‘Princess’ the cat is special and not like other cats… At least, that’s how Mrs Jones views her cat-child.
This is plain to see as the vet has to immerse their entire upper torso into a ‘cat carrier’ that really would put some London flats to shame in order to peel ‘Princess’ from her furnished pad.
However, Princess’s ease of extraction from the TARDIS sized carrier fits with Mrs Jones’ dramatic wails of concern for her dear cat’s lack of lust for life and recent decline in management of the local wildlife population.
A thorough exam brings the vet to one conclusion … Princess is indeed special, but not in the way her owner thinks. For this cat has a pyometra. The response to which from most cat owners is either ‘a pyo-what?’ or ‘that’s a dog thing! Are you even qualified?’.
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Isn’t pyometra a dog thing?
As vets, we do see this condition significantly more frequently in dogs than in cats, occurring in approximately 25% of intact female dogs by the age of 10. Unfortunately, cats are not immune to this condition, with approximately 2.2% of intact female cats developing a pyometra before the age of 13.
The development of pyometra in a cat or a dog is a potentially life-threatening condition. It is caused by an infection within the uterus (womb), causing it to become filled with pus. This can progress to blood poisoning, kidney failure, rupture of the infected uterus into the abdominal cavity causing peritonitis, and ultimately death.
Is my cat at risk?
Any intact (non-neutered) female cat is at risk of pyometra, but there are certain other risk factors:
- Breed – Certain breeds are at a significantly higher risk of developing pyometra including Sphynx (highest risk), Siberian, Siamese, Ragdoll, Maine Coon and Bengal
- Age – The condition typically occurs in middle aged to older cats (>5-7 years old), usually within 4 weeks of being in season
- Medications – The use of certain medications including progesterone medications (progestins) and methylprednisolone acetate can increase the risk of developing pyometra
What are the clinical signs?
Unfortunately, the clinical signs of pyometra in cats are often non-specific, with some cats showing only very mild clinical signs, but can include:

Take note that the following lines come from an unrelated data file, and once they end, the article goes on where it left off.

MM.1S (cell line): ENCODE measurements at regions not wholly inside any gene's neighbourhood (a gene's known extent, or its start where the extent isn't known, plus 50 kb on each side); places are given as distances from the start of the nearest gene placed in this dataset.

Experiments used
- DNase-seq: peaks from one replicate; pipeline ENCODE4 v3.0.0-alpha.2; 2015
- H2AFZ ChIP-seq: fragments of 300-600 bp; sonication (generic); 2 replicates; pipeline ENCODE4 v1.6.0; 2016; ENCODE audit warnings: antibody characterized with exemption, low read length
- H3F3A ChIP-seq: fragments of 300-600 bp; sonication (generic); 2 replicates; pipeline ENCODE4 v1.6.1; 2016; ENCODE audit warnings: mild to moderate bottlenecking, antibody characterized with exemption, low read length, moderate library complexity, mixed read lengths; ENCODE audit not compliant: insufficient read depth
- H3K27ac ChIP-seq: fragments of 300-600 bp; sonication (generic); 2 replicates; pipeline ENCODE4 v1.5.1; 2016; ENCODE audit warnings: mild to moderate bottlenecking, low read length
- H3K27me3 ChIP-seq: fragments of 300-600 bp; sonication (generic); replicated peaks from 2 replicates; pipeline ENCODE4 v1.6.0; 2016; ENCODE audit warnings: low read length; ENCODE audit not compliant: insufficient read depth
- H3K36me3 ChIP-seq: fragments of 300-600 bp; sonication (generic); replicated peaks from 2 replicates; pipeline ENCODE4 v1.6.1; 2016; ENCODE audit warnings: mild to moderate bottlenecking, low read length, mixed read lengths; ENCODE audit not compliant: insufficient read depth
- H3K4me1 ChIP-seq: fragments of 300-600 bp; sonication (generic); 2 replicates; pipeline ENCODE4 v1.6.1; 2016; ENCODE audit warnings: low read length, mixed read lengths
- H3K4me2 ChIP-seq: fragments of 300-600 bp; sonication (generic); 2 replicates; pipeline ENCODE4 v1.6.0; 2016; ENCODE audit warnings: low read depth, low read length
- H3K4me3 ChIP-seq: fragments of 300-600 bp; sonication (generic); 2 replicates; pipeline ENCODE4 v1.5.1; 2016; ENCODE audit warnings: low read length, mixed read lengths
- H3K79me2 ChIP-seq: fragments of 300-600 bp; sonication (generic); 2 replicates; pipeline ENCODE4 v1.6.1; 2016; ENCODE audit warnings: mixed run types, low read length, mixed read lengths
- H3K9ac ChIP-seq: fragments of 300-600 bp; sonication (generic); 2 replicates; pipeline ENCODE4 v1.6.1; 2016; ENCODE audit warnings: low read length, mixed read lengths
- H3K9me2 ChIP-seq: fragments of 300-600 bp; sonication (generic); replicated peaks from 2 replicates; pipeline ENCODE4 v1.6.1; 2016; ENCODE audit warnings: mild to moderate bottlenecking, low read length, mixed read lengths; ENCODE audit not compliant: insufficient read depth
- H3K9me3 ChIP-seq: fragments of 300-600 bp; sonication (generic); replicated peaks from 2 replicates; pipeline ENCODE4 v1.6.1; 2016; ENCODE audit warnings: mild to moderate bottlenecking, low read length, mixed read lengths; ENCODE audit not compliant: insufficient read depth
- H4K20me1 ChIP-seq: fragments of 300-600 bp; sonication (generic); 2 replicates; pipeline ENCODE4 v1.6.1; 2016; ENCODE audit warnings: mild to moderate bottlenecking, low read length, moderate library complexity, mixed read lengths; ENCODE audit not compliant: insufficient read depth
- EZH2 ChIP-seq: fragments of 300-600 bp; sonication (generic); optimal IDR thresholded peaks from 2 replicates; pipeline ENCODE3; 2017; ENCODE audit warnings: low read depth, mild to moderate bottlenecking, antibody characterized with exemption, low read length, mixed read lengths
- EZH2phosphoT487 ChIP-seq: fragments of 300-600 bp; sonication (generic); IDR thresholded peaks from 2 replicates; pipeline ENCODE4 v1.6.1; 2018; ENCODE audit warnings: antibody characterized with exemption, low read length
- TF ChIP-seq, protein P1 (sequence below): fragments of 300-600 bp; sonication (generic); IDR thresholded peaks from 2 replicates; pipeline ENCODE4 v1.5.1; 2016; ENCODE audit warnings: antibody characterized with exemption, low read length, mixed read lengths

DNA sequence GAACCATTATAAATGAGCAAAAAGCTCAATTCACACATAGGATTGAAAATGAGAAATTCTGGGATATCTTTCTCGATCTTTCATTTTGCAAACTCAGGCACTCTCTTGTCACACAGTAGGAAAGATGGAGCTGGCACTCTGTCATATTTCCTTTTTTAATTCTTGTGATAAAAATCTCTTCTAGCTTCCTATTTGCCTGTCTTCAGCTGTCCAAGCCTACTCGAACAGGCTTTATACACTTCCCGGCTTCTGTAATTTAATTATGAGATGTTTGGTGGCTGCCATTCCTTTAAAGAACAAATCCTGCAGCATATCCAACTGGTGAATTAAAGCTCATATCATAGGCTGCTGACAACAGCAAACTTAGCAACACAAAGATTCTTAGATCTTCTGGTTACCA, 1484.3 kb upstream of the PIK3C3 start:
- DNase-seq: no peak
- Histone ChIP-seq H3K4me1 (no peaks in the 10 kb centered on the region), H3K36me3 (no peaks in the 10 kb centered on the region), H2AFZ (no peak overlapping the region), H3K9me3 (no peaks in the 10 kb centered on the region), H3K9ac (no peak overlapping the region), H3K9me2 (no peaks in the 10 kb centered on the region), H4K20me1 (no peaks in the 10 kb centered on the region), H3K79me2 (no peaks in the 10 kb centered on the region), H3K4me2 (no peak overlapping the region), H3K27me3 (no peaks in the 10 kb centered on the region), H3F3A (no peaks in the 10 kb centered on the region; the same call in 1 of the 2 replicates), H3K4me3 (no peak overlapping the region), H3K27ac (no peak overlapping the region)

- Quiet demeanour
- Reduced appetite
- Weight loss
- High temperature
- Vaginal discharge
How is it diagnosed?
Given that clinical signs of pyometra in cats can be quite non-specific, it should be considered as a possibility in any unwell female entire cat. If you are concerned that your cat is unwell, get them assessed by your vet.
Your vet will do a full clinical exam which in cases of pyometra may identify a high temperature, vaginal discharge, or possibly your vet may be able to feel an enlarged uterus in their abdomen. Your vet may perform other tests including:
- Blood testing – to assess for other complications such as dehydration, changes in the white blood cell count and effects on other organs
- Imaging (ultrasound scan/x-rays) – to assess for an enlarged, fluid-filled uterus
What is the treatment?
Prevention is better than cure. As well as avoidance of pyometra, there are a number of benefits to neutering your cat, including preventing unwanted pregnancies.
Pyometra may be treated either medically or surgically. In some cases, medical treatment (including antibiotics, IV fluids) may be needed prior to surgery in patients who are particularly unwell and need to be stabilised before they are safe to have an anaesthetic.
- Surgical management – ovariohysterectomy/spay surgery is usually the treatment of choice for pyometra. It involves the removal of the ovaries and the uterus, removing the source of infection in your cat’s body. It is essential in cases where the uterus has ruptured and infection has leaked from the uterus into the abdominal cavity or in cases not responding to medical therapy.
- Medical management without surgery – may be considered in some cases. Often this requires your cat to be hospitalised at the clinic for IV fluids, antibiotics and hormone medications to reduce the effects of hormones associated with her being in season on her uterus. It is not always effective and some cats will require surgery as medical management is not effective. If pyometra is treated medically without surgical removal of the uterus, there is a risk of pyometra development after future seasons.
What is the prognosis?
Pyometra is a potentially life-threatening condition. However, the prognosis for survival is good with early treatment (92% survival rates). The prognosis is poorer if the uterus has ruptured, with 30-50% of cats not surviving.
You’ll be relieved to hear that Princess went on to make a full recovery after a few days of top private hospital care, courtesy of her personal health insurance. She is now back to feasting on Harrods finest cured meats and local wildlife. There is news she is getting an even larger mobile condo to make future trips to the vet even more luxurious. Everyone’s happy – except the vet who will need to carry the carrier from the car into the clinic.
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